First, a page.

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Every once in a while, I get an idea for a new rap-based blog post. This has been on my mind for a long time. Back when I was a prolific social media user, I’d find myself subconsciously storing rap lyrics concerning ages. In this blog post, I’ll cover the best reference for reach year of human age.
I am aware that the folks at RapGenius wrote a similar blog post a few years ago. It’s been so long since I’ve seen it that I don’t feel I’m at risk of plagiarizing them. I feel I must have at least a few unique takes.
Depending on when you are reading this post, it may have a few years missing or a few incomplete descriptions. I decided to publish it once it was worthwhile to read rather than waiting another week or two before I could have something comprehensive.
I get to be subjective here. When I provide my take on what’s the “best” sometimes it’ll be while admitting that there are no other candidates. What goes into a lyric being the “best” will depend on how I’ve enjoyed the lyric over the years, the entire song, the artist, and maybe even how it relates to my own life. Any lyric that explicitly mentions a certain age (for example “I turned sixteen today, hip-hip hooray!”) is eligible. Any lyric that implies age as a specific point in time (“Five years prior [to the age I just spoke about], things were looking dire”) is also eligible but only in extreme cases where the implication is too good to pass over.
How the References Were Found
Most of these have been pulled from my memory. It’s really hard to google search to find lyrics matching various numbers. I am proud to say that most of these are sourced from songs I’ve listened to many times over the years, which perhaps lends me some additional credibility.
The Best Reference for Each Age
1970 something, nigga I don’t sweat the dateBiggie Smalls – Respect (1994)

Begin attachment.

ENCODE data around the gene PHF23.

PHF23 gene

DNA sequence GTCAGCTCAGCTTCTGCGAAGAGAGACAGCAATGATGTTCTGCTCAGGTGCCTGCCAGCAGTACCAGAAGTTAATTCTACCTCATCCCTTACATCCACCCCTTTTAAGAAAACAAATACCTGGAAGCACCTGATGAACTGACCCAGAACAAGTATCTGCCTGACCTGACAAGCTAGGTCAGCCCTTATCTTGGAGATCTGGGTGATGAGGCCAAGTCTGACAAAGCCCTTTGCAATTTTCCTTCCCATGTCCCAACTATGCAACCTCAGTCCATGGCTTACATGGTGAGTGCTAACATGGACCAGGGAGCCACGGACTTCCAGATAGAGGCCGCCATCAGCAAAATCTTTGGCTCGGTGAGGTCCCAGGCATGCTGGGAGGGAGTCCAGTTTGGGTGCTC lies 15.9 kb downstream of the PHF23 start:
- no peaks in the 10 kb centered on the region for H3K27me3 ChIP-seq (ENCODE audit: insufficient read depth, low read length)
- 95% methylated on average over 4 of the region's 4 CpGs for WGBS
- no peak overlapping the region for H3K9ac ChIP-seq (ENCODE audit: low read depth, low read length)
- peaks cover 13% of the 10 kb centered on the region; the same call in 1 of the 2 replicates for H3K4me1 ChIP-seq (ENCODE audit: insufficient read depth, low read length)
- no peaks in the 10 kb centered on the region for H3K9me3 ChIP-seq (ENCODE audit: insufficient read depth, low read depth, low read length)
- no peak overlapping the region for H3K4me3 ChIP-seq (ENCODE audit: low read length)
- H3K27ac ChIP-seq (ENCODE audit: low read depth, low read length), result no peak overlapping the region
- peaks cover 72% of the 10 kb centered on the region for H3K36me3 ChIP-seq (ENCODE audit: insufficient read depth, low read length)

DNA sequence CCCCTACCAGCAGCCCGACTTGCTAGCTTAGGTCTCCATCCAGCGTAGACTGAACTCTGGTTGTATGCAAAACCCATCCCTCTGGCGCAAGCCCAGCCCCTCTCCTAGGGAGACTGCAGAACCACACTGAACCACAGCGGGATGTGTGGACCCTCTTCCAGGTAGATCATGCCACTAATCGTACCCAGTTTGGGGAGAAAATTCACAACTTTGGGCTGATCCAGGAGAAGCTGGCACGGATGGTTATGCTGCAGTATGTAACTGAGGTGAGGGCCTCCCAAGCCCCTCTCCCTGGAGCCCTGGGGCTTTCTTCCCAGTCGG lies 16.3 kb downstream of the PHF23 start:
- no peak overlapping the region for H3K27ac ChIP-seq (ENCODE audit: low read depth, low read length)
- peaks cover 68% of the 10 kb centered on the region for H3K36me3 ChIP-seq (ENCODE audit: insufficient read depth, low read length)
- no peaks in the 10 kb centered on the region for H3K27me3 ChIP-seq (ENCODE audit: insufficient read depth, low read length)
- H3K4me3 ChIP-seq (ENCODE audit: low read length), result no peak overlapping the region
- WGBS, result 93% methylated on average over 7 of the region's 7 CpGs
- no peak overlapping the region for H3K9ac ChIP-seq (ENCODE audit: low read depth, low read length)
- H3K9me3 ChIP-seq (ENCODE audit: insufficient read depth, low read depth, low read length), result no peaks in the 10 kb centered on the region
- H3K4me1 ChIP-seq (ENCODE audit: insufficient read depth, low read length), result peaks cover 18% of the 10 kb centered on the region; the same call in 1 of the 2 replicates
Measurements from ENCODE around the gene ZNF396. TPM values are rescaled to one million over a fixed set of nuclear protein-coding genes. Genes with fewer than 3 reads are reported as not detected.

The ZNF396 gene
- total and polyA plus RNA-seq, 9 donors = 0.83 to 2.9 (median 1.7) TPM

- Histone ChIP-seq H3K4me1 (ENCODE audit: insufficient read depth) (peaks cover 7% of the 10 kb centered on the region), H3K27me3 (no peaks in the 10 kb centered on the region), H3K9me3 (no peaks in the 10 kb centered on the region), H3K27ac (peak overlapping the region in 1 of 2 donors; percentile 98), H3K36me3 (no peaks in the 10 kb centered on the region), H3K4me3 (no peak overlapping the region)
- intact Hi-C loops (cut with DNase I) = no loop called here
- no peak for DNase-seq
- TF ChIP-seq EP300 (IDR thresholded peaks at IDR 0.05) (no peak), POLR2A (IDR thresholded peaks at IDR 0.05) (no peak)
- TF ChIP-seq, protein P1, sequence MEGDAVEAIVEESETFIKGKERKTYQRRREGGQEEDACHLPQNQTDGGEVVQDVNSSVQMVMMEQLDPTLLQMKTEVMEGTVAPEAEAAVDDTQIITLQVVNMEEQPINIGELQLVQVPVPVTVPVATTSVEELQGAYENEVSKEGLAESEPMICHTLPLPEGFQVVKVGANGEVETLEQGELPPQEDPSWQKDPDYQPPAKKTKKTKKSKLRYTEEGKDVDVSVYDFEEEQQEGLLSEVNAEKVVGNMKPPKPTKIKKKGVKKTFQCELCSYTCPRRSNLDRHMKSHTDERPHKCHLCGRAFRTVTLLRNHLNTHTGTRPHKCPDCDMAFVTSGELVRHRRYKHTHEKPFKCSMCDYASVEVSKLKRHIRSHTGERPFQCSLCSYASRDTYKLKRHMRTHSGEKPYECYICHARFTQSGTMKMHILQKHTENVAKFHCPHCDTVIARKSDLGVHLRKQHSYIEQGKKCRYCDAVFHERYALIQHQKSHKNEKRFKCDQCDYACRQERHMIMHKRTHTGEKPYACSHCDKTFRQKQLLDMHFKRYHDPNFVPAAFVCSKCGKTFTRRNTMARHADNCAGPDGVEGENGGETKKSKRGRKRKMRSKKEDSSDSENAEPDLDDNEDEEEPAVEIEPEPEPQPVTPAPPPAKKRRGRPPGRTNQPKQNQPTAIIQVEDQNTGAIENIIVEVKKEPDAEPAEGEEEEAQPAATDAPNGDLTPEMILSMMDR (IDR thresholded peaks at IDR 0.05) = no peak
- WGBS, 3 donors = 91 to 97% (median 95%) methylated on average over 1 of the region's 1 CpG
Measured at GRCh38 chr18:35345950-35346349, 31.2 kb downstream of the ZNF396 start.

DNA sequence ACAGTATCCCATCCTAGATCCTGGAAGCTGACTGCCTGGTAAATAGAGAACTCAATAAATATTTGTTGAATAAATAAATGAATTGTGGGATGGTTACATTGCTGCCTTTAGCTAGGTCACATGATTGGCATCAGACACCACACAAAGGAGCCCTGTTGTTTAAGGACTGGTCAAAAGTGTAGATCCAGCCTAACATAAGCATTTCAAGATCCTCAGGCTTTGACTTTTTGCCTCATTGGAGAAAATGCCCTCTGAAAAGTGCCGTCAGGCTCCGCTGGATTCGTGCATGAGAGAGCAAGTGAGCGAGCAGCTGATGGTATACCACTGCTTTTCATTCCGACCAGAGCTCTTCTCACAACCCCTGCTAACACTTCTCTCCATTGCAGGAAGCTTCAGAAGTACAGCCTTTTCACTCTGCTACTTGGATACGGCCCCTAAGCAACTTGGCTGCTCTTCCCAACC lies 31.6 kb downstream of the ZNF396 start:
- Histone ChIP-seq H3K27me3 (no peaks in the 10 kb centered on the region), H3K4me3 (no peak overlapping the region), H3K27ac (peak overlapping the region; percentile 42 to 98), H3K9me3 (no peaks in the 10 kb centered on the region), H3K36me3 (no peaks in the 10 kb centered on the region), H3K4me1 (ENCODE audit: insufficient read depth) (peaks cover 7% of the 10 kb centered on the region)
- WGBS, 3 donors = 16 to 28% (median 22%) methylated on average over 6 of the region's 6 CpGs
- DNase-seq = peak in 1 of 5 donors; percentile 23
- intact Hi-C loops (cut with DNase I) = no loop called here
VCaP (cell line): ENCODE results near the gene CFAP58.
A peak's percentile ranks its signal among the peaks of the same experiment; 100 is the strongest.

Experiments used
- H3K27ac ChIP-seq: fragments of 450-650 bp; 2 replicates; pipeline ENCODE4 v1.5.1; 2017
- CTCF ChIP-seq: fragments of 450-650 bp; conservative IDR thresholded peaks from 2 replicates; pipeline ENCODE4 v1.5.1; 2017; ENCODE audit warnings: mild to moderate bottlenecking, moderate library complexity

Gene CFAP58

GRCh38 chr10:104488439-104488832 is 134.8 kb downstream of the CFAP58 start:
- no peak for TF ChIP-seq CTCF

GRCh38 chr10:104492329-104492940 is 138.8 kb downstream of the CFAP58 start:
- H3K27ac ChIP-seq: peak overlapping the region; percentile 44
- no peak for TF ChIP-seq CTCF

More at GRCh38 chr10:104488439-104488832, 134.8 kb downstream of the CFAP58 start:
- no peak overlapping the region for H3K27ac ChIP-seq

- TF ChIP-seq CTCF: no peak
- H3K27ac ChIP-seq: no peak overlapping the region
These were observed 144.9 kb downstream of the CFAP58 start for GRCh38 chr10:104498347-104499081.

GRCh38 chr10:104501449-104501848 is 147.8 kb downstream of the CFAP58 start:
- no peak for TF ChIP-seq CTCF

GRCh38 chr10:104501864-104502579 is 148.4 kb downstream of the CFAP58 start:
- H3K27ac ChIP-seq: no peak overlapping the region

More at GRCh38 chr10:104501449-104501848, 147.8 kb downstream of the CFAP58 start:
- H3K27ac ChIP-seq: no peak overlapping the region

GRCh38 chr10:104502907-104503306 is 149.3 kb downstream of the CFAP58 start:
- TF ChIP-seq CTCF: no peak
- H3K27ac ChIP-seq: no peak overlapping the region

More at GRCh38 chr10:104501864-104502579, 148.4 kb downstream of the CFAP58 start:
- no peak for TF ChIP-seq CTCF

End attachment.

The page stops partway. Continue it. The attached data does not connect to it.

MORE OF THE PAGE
My moms is late so I had to plan my escape
Out the skins, in this world of fly girls
Tanqueray and Hennessy until I call hurl
Ten months in this gut, what the fuck?
I wish moms would hurry up so I could get buck
Wild juvenile ripping mics and shit
New York, New York, ready for the likes of this
Then came the worst date, May 21st
2:19, that’s when my mama water burst
No spouse in the house so she rode for self
To the hospital, to see if she could get a little help
Umbilical cord’s wrapped around my neck
I’m seeing my death and I ain’t even took my first step
I made it out, I’m bringing mad joy
The doctor looked and said, “He’s going to be a bad boy”
Was this the first time someone rapped about being born? Maybe. Is this the most significant verse about the topic? Absolutely. It’s iconic, it’s the Book of Genesis. Respect is a slept-on song that takes you through Biggie’s life. More so than Juicy or other hits, this is the song I would use to introduce an alien to Christopher Wallace.
When we talk about excellence in lyrical brevity, could it get any better? If you had a team of writers trying to capture the essence of Biggie Smalls while telling a similar story, would we ever arrive here? I don’t think so. It’s a raw verse that cycles through many human emotions, ending with a humorous Bad Boy reference. Each time this verse finishes, it makes me want to pause the song so I can stop, reflect, and pay my own respects
2 Years Old / 87 Years Old
As a kid I killed two adults, I’m too advancedKendrick Lamar – Hol’ Up (2012)
I lived my twenties at two years old, the wiser man
Truth be told, I’m like eighty-seven
Hol’ Up has got to be in my top 20 rap songs of all time. Such a hungry, stylish, and unconventionally deep track from Section.80. I remember listening to this on repeat back in college while studying, riding around with my college girlfriend just blasting this song, playing it whenever I got the aux cord at parties even when most people weren’t feeling it or weren’t hyped about Kendrick. It’s a pump-up, it’s a chill song, it’s a song that demands introspection.
In these three bars, we have Kendrick straddling the human lifespan. The 20s are seen as the decade in which you more-or-less become the person you’re going to be for the rest of your life. Kendrick suggests he grew up fast, having made these decisions and gained this life experience as a two-year-old. His wisdom and composure speak for themselves here even on a song that, on the surface, seems shallow and braggadocious.
In the last bar here, Kendrick, who was born in 1987, claims to be 87 years old. Hearing this line when this track dropped would have been one thing, but hearing this line after playing through GKMC? It would take on a completely different meaning. You’d be tempted to shout “Of course!”
6 Years Old
If you didn’t want to talk to me outside your concert, you didn’t have toEminem – Stan (2000)
But you coulda signed an autograph for Matthew
That’s my little brother, man, he’s only six years old
We waited in the blisterin’ cold
For you, for four hours, and you just said no